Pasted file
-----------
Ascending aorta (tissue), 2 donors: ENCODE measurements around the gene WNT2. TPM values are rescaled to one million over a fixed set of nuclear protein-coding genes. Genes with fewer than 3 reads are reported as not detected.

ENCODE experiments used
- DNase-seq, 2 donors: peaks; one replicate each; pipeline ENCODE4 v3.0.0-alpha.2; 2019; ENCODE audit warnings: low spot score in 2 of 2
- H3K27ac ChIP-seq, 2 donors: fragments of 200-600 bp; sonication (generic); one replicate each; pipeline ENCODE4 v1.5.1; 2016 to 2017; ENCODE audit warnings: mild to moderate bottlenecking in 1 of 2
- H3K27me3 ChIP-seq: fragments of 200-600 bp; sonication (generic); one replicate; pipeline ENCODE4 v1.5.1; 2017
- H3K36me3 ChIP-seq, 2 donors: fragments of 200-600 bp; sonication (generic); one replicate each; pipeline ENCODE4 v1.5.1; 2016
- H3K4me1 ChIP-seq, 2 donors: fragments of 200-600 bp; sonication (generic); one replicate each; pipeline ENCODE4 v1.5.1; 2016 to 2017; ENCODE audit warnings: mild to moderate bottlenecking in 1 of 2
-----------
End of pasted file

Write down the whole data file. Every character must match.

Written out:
Ascending aorta (tissue), 2 donors: ENCODE measurements around the gene WNT2. TPM values are rescaled to one million over a fixed set of nuclear protein-coding genes. Genes with fewer than 3 reads are reported as not detected.

ENCODE experiments used
- DNase-seq, 2 donors: peaks; one replicate each; pipeline ENCODE4 v3.0.0-alpha.2; 2019; ENCODE audit warnings: low spot score in 2 of 2
- H3K27ac ChIP-seq, 2 donors: fragments of 200-600 bp; sonication (generic); one replicate each; pipeline ENCODE4 v1.5.1; 2016 to 2017; ENCODE audit warnings: mild to moderate bottlenecking in 1 of 2
- H3K27me3 ChIP-seq: fragments of 200-600 bp; sonication (generic); one replicate; pipeline ENCODE4 v1.5.1; 2017
- H3K36me3 ChIP-seq, 2 donors: fragments of 200-600 bp; sonication (generic); one replicate each; pipeline ENCODE4 v1.5.1; 2016
- H3K4me1 ChIP-seq, 2 donors: fragments of 200-600 bp; sonication (generic); one replicate each; pipeline ENCODE4 v1.5.1; 2016 to 2017; ENCODE audit warnings: mild to moderate bottlenecking in 1 of 2